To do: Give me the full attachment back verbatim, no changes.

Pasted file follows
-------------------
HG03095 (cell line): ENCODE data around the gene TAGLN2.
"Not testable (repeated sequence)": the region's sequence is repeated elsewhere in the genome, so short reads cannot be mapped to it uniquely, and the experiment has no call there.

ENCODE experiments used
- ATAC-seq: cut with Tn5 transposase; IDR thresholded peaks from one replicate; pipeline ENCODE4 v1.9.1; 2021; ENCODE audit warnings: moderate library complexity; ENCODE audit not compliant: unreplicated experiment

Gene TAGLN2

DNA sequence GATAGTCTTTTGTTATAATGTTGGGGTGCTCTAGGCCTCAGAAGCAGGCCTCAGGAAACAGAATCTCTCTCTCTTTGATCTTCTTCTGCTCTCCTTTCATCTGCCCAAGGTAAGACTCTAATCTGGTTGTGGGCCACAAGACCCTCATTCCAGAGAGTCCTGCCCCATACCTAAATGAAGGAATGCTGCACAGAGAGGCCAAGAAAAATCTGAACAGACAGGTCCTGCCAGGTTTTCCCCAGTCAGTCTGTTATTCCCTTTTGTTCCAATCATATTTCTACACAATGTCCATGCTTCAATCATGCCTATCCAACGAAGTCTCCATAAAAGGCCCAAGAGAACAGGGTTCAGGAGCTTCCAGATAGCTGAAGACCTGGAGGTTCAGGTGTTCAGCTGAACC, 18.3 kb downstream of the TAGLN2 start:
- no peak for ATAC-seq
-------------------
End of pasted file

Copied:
HG03095 (cell line): ENCODE data around the gene TAGLN2.
"Not testable (repeated sequence)": the region's sequence is repeated elsewhere in the genome, so short reads cannot be mapped to it uniquely, and the experiment has no call there.

ENCODE experiments used
- ATAC-seq: cut with Tn5 transposase; IDR thresholded peaks from one replicate; pipeline ENCODE4 v1.9.1; 2021; ENCODE audit warnings: moderate library complexity; ENCODE audit not compliant: unreplicated experiment

Gene TAGLN2

DNA sequence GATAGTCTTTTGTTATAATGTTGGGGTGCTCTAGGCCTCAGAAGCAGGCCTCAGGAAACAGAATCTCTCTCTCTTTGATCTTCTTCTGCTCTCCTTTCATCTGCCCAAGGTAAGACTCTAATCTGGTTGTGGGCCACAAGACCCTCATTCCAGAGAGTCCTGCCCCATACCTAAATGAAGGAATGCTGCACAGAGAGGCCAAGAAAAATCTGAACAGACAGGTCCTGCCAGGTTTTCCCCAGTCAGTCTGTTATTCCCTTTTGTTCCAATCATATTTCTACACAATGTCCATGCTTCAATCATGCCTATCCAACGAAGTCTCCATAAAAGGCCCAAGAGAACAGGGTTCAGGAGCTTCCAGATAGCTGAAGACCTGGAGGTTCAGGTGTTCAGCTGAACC, 18.3 kb downstream of the TAGLN2 start:
- no peak for ATAC-seq